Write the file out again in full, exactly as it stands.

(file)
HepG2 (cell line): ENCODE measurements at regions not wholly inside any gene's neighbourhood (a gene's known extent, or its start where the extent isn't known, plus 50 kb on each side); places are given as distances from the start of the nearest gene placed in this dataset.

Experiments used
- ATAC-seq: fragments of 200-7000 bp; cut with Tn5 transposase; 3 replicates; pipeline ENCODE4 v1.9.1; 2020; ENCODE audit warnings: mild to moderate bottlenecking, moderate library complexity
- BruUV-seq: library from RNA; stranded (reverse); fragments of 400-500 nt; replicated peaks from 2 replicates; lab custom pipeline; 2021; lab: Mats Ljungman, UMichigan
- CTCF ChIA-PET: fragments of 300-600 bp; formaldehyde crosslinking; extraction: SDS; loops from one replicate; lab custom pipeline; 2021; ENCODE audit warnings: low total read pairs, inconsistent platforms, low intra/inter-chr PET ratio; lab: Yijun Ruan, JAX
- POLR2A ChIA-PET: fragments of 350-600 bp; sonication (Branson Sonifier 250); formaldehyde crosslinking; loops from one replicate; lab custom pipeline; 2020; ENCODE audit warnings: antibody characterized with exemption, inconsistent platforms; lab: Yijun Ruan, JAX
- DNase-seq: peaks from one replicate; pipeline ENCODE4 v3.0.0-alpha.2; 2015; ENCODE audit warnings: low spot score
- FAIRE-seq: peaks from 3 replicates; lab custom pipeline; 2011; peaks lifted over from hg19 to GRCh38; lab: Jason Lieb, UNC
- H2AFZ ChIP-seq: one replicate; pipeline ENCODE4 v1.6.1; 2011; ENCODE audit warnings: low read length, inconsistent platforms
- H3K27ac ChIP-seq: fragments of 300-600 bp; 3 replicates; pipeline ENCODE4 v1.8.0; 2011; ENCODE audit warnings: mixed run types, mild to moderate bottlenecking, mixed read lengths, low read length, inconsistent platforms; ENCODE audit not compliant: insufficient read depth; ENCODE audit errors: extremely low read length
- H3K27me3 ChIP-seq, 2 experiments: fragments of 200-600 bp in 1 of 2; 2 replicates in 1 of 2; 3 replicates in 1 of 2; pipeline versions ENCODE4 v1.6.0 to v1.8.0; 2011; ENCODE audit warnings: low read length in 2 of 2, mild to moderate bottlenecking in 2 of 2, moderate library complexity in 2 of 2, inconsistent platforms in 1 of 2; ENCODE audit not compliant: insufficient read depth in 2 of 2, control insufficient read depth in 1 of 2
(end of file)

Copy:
HepG2 (cell line): ENCODE measurements at regions not wholly inside any gene's neighbourhood (a gene's known extent, or its start where the extent isn't known, plus 50 kb on each side); places are given as distances from the start of the nearest gene placed in this dataset.

Experiments used
- ATAC-seq: fragments of 200-7000 bp; cut with Tn5 transposase; 3 replicates; pipeline ENCODE4 v1.9.1; 2020; ENCODE audit warnings: mild to moderate bottlenecking, moderate library complexity
- BruUV-seq: library from RNA; stranded (reverse); fragments of 400-500 nt; replicated peaks from 2 replicates; lab custom pipeline; 2021; lab: Mats Ljungman, UMichigan
- CTCF ChIA-PET: fragments of 300-600 bp; formaldehyde crosslinking; extraction: SDS; loops from one replicate; lab custom pipeline; 2021; ENCODE audit warnings: low total read pairs, inconsistent platforms, low intra/inter-chr PET ratio; lab: Yijun Ruan, JAX
- POLR2A ChIA-PET: fragments of 350-600 bp; sonication (Branson Sonifier 250); formaldehyde crosslinking; loops from one replicate; lab custom pipeline; 2020; ENCODE audit warnings: antibody characterized with exemption, inconsistent platforms; lab: Yijun Ruan, JAX
- DNase-seq: peaks from one replicate; pipeline ENCODE4 v3.0.0-alpha.2; 2015; ENCODE audit warnings: low spot score
- FAIRE-seq: peaks from 3 replicates; lab custom pipeline; 2011; peaks lifted over from hg19 to GRCh38; lab: Jason Lieb, UNC
- H2AFZ ChIP-seq: one replicate; pipeline ENCODE4 v1.6.1; 2011; ENCODE audit warnings: low read length, inconsistent platforms
- H3K27ac ChIP-seq: fragments of 300-600 bp; 3 replicates; pipeline ENCODE4 v1.8.0; 2011; ENCODE audit warnings: mixed run types, mild to moderate bottlenecking, mixed read lengths, low read length, inconsistent platforms; ENCODE audit not compliant: insufficient read depth; ENCODE audit errors: extremely low read length
- H3K27me3 ChIP-seq, 2 experiments: fragments of 200-600 bp in 1 of 2; 2 replicates in 1 of 2; 3 replicates in 1 of 2; pipeline versions ENCODE4 v1.6.0 to v1.8.0; 2011; ENCODE audit warnings: low read length in 2 of 2, mild to moderate bottlenecking in 2 of 2, moderate library complexity in 2 of 2, inconsistent platforms in 1 of 2; ENCODE audit not compliant: insufficient read depth in 2 of 2, control insufficient read depth in 1 of 2